Hiking can be enjoyable and invigorating in any season if you are well prepared and dress properly. Wearing layers of comfortable clothing is appropriate in nearly all weather conditions, making it easy to adjust to temperature variations and unexpected inclement weather. Never wear cotton hiking clothes. Cotton traps moisture against the body and can lead to hypothermia if it gets wet in cool conditions. Instead, wear synthetic fabrics and wool.
A few layers of well-designed clothing can make the difference between an enjoyable winter hike and a miserable experience.
One of the most important clothing items for winter hiking is a lightweight, insulated jacket. Wear a long-sleeved, zip-up fleece shell or wool shirt over a long-sleeved non-cotton thermal shirt to stay warm and wick moisture away from your body. Medium or heavy-weight silk or synthetic long johns keep legs warm underneath sturdy, water resistant pants. Two pairs of wool or wool-blend socks keep your feet warm and dry; bring an extra pair in case your feet get wet. Two pairs of gloves are recommended as well. Be sure to bring a warm hat that covers your ears to avoid losing precious body heat through your head.
Hiking in the summer brings opposite factors into play. Dress to avoid heat stroke, dehydration and sunburn, as well as hypothermia. Rain and cool nights can cause hypothermia even in summer. Wear T-shirts and shorts or pants made of synthetic fabrics like polypropylene or polyester to wick moisture away from your body.
Bring a fleece jacket or wool sweater in case the temperature drops. A light, wind and waterproof jacket or shell will provide you with comfort on summits and in rainy or windy weather. Choose lightweight, synthetic socks and bring an extra pair along.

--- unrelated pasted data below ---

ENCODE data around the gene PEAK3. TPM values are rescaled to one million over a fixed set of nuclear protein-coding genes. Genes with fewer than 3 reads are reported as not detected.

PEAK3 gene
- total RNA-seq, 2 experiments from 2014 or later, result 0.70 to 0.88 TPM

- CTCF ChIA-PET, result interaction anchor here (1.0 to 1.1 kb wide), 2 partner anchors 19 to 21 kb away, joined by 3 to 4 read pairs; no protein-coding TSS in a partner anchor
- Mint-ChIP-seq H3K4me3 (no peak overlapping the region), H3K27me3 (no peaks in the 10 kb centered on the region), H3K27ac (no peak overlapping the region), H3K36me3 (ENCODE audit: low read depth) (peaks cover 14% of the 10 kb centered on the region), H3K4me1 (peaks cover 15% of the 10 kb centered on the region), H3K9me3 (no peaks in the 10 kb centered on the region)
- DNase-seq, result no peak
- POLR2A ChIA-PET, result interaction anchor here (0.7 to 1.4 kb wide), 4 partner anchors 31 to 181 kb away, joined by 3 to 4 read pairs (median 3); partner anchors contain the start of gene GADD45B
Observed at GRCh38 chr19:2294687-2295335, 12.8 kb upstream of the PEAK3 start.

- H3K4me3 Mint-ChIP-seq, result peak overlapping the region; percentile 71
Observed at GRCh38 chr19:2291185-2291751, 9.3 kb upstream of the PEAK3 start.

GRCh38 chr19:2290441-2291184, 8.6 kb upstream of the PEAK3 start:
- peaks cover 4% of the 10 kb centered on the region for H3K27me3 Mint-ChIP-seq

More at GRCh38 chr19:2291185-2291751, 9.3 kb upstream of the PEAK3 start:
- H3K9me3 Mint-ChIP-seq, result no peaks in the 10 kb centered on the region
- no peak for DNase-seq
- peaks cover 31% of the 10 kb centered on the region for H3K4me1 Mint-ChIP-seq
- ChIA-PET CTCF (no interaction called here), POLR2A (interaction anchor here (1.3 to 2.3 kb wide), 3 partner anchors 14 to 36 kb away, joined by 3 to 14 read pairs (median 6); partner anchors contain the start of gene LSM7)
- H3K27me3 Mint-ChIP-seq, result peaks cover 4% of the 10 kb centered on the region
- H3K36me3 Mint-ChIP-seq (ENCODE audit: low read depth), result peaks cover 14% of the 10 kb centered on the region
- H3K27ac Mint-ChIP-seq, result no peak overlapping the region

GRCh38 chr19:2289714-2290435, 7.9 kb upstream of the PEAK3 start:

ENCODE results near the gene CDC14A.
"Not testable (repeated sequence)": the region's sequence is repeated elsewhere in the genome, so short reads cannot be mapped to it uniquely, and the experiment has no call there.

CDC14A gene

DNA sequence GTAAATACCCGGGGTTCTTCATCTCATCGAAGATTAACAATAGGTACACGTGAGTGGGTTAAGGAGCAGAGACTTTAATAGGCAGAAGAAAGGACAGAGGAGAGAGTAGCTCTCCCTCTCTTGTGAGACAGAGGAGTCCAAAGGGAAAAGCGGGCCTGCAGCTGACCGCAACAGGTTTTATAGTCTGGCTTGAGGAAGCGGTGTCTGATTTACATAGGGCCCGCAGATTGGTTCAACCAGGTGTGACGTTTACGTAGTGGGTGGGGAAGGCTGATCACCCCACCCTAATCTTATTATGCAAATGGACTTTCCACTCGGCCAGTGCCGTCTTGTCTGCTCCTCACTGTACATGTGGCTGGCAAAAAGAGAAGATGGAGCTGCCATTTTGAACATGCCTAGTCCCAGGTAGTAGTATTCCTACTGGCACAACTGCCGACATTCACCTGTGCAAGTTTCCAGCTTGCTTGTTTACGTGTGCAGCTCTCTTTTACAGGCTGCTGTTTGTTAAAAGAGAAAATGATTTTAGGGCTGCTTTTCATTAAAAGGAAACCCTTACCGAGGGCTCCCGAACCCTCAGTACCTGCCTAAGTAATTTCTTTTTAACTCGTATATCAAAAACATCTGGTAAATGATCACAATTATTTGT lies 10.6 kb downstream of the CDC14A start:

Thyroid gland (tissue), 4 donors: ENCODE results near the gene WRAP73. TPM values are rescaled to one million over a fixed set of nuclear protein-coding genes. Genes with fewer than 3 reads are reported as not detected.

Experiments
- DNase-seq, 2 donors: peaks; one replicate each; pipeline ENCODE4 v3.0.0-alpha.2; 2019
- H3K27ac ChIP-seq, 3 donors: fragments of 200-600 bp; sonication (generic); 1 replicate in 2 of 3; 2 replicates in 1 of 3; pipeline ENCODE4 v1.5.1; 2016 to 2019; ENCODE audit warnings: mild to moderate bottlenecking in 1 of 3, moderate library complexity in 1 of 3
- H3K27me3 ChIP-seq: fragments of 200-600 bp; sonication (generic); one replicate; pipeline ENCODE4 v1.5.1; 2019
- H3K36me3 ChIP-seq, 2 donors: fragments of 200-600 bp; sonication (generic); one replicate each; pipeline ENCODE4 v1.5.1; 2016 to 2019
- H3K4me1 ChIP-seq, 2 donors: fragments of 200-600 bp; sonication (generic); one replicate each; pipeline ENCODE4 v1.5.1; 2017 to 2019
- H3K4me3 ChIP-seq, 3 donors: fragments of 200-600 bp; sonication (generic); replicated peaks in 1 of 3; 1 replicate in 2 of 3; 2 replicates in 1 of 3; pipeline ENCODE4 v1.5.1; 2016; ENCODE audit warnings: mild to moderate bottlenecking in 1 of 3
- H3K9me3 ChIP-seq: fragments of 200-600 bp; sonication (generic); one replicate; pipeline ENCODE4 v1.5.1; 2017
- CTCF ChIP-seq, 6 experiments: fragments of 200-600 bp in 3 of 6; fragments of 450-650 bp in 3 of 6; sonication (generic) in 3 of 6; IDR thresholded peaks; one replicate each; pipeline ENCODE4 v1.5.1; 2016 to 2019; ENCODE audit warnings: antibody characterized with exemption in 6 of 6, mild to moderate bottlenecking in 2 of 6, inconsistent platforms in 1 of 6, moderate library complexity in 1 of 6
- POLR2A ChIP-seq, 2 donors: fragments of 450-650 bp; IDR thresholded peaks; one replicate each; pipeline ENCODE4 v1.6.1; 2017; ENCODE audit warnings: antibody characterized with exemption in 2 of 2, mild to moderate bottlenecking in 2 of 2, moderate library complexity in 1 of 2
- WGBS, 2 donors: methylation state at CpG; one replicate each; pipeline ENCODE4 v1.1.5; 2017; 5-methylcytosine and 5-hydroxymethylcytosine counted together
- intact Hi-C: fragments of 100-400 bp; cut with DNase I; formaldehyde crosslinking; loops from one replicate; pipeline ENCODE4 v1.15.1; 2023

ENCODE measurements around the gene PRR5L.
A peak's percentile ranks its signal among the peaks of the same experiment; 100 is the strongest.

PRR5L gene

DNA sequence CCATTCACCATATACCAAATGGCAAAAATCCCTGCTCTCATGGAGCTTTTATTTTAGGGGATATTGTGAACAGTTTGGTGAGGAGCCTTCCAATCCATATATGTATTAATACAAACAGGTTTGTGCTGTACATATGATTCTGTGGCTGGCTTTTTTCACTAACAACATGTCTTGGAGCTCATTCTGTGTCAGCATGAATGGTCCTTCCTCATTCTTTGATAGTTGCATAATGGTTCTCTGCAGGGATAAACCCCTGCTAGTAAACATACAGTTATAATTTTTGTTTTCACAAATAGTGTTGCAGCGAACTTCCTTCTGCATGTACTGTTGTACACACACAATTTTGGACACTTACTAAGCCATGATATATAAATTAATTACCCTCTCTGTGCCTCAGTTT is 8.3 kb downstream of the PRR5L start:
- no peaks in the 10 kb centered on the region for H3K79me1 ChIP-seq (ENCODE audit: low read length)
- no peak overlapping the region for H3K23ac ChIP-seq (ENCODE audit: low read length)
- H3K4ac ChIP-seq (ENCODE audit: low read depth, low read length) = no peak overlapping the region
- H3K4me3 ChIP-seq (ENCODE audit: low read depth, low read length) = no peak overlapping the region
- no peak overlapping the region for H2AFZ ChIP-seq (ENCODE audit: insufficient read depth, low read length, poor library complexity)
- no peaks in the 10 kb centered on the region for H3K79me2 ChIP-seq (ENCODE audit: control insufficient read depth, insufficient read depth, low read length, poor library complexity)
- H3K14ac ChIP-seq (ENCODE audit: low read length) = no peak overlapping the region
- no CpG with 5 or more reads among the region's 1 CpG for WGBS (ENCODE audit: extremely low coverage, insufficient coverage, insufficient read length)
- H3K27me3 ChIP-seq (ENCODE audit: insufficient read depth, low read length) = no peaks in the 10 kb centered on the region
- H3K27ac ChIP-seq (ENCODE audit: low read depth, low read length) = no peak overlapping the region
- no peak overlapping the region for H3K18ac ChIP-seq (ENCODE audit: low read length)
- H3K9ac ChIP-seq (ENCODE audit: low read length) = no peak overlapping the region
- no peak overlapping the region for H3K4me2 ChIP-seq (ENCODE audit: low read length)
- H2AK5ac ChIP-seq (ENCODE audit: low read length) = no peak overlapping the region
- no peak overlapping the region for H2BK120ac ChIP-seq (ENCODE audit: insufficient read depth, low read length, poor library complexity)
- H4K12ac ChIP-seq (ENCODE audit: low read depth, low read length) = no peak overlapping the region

Spring and Autumn
Spring and autumn are usually the most temperate times for hiking, but weather can be quite unpredictable during these seasons. Dressing properly requires a combination of summer and winter-type clothing. You will want to stay warm, but avoid overheating. Layers of lightweight, synthetic fabrics will allow you to add or remove items as needed. Wear a non-cotton T-shirt under a lightly insulated wind- and water-resistant jacket with a hood. Bring a wool sweater or a long-sleeved zip-up fleece. An insulated vest can provide you with the right amount of warmth in moderate weather. Wear light, synthetic socks under a pair of wool socks and always bring an extra pair. Long pants protect your legs from the elements, and if it’s quite cool you may want to wear long johns underneath.
Wear hiking shoes for light hiking. Hiking shoes provide medium ankle support, are breathable, lightweight, usually waterproof and moisture wicking. They have enough traction on the sole for hiking maintained trails or level ground.
If you plan to hike more challenging trails, longer distances or carry a large backpack, hiking boots are a better choice. Hiking boots are waterproof and moisture wicking, have a thicker, sturdier sole with more traction than hiking shoes, and they provide much more ankle support than hiking shoes. Make sure you break in your hiking boots before you attempt a long or challenging hike.
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